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Old age or bad tank?

February 10th, 2007, 08:45 PM
Just looking for a few suggestions. We have a 10g tank that we started with one female beta (beta bertha) and 5 zebra danios last summer (I think in July-ish). Well, Bertha died a while ago after a long battle. One danio died a couple of weeks ago (looks like he was chasing one of the smaller ones and tried to fit through a spot that he was too chubby for and got stuck). Those deaths were, for lack of a better word, justified. But in the last two days, two more danios have died. The one was the smallest of the batch (skinnest) but was acting normal and would play with all the other ones. The other was one of the chunkies. There were three (well two left) that were big ones (a good 2 - 2.5 inches). Now there is one chunky and one that we call "no tail" (I think the chunkies ganged up on him one time and bit his tail - but he's doing just fine without it). My question is, are the fish "old"? They're probably just touching a year give or take. The water has been tested at three different places and everyone says that it's fine. We did just buy a new plant (fake) and added some more stones but cleaned them all well before we put them in. Any help or suggestions as to what to do?

February 11th, 2007, 02:04 AM
Hi there RVT,
I cant tell you what is wrong with your danios,
but they are not old. Danios live about 3-5 years.
When you replaced the rocks did you remove the old ones
and put new ones in? If so, it could be a mini cycle your
tank is going through.

February 11th, 2007, 03:30 PM
It's pretty hard to kill danios, they're often used as cycle fish.
How often do you do water changes? There are other toxins that can build up and stress fish besides the ones we test for (ammonia/nitrite/nitrate).
Do you remember the numbers they gave you when they tested your water?
What is your PH? Depending your water source, and how well it's buffered you could be having large PH swings which can stress fish. I know several people whose water comes out of the tap one number and then drops off severely, they have to add buffering themselves.
Did you remember to dechlorinate your water before a water change?

Other than that I don't have any suggestions, besides perhaps some kind of disease or parasites.

February 11th, 2007, 05:29 PM
Thanks for the reply. We added rocks, we didn't take any out. I don't know what the values were, everyone just told me that all the values were fine, no one gave me any numbers. Maybe I'll take some more water and get them to write everything down for me.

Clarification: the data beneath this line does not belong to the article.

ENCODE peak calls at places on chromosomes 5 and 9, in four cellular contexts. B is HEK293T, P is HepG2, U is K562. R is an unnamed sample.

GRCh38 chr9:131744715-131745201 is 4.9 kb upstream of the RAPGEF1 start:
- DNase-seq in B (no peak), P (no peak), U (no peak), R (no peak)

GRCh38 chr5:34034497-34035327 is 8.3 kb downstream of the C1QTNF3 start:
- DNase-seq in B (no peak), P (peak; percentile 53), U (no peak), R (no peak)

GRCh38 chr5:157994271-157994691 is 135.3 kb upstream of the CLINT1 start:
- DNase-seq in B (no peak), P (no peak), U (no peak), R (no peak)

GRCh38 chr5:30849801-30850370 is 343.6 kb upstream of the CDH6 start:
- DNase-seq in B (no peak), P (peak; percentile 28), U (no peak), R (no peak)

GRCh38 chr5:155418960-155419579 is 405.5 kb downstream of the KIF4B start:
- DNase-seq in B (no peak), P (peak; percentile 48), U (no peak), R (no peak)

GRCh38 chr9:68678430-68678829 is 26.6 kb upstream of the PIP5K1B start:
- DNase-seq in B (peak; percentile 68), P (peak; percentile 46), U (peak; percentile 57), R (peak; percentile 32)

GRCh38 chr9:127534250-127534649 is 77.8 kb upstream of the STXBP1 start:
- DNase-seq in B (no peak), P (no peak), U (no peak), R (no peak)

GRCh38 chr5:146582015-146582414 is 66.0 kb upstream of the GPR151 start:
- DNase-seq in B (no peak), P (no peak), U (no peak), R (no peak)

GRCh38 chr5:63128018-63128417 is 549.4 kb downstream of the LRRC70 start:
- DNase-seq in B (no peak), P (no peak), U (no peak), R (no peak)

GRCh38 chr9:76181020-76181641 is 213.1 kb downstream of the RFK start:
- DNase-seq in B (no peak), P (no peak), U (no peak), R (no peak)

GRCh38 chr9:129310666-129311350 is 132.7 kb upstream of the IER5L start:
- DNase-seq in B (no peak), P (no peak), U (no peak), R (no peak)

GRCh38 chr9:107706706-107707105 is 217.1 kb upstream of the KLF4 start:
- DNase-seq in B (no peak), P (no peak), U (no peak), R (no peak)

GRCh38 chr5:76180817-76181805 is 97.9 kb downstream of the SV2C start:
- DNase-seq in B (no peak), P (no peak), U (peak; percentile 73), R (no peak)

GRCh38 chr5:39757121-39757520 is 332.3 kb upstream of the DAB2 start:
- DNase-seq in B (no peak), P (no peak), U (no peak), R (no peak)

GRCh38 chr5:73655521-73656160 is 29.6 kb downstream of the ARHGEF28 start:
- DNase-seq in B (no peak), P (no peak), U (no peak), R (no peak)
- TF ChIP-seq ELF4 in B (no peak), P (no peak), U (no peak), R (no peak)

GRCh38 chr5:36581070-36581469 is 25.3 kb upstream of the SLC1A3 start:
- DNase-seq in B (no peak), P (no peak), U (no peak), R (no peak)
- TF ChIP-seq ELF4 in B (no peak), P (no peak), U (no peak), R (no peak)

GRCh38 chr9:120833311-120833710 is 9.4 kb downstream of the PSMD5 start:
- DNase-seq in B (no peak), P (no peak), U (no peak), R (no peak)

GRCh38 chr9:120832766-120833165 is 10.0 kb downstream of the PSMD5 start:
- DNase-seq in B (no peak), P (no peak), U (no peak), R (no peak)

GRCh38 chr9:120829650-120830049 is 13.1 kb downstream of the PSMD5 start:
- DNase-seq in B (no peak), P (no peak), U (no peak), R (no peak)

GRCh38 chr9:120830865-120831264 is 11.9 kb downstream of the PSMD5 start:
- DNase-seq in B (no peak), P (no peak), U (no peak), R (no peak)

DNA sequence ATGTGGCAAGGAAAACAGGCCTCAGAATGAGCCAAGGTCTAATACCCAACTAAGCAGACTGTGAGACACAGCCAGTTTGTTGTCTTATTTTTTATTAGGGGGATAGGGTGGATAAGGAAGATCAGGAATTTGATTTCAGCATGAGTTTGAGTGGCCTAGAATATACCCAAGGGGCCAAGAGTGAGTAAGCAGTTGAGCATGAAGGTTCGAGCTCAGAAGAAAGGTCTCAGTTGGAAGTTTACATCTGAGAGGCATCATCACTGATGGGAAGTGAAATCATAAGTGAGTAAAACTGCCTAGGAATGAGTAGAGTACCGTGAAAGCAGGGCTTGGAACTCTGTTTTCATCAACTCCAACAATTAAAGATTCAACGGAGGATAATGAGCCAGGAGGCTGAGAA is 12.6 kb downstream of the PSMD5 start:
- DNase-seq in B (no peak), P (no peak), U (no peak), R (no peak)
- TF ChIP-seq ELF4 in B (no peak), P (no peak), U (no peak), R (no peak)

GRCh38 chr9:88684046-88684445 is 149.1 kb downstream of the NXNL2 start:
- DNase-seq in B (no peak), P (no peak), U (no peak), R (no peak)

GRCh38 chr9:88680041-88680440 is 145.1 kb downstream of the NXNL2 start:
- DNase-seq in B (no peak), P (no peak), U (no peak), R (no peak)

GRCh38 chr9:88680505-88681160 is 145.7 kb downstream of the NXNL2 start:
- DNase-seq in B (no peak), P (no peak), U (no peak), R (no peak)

I do water changes about once/week (give or take a couple days depending on my work schedule) and add Prime every time.
My husband wants new fish for the tank for I don't want to add anything if there's a tank problem.

February 12th, 2007, 01:47 PM
Definitely ask for exact numbers on tests,
often LFS people will tell you low ammonia or nitrItes
are "fine", which they arent.
It would probably be best if you invested in a master test kit,
then you could test whenever you want.

February 14th, 2007, 04:44 PM
I completely agree with sneaky.
A lot of run of the mill fish/pet stores or chains consider at or below .25 nitrites and ammonia safe, so when they say the numbers are "fine" it's not necessarily the case. Longterm exposure to any amount of ammonia or nitrites can drastically decrease the lifespan of a fish. Some also use test strips which just aren't accurate.
Also get the numbers on nitrAtes (though these usually have to be awfully high to start killing fish).
As far as PH, the numbers in the tank may be fine when tested, but you must get the water out of the tap tested also. If the water is not well buffered it can come out of the tap one number and then drop quickly, stressing fish.
Take some water out of the tap and either test it right then or bring it in to be tested right away and write down the numbers.
Take another bit of water that has sat either in a bucket or in the tank for a couple of days and have that tested. Most water drops some (mine drops from 7.4 to 7.2 and never falls further), but poorly buffered water can drop much more significantly. If there is a large difference between the aged water and the water straight out of the tap there are many ways to buffer your water and still keep fish safely.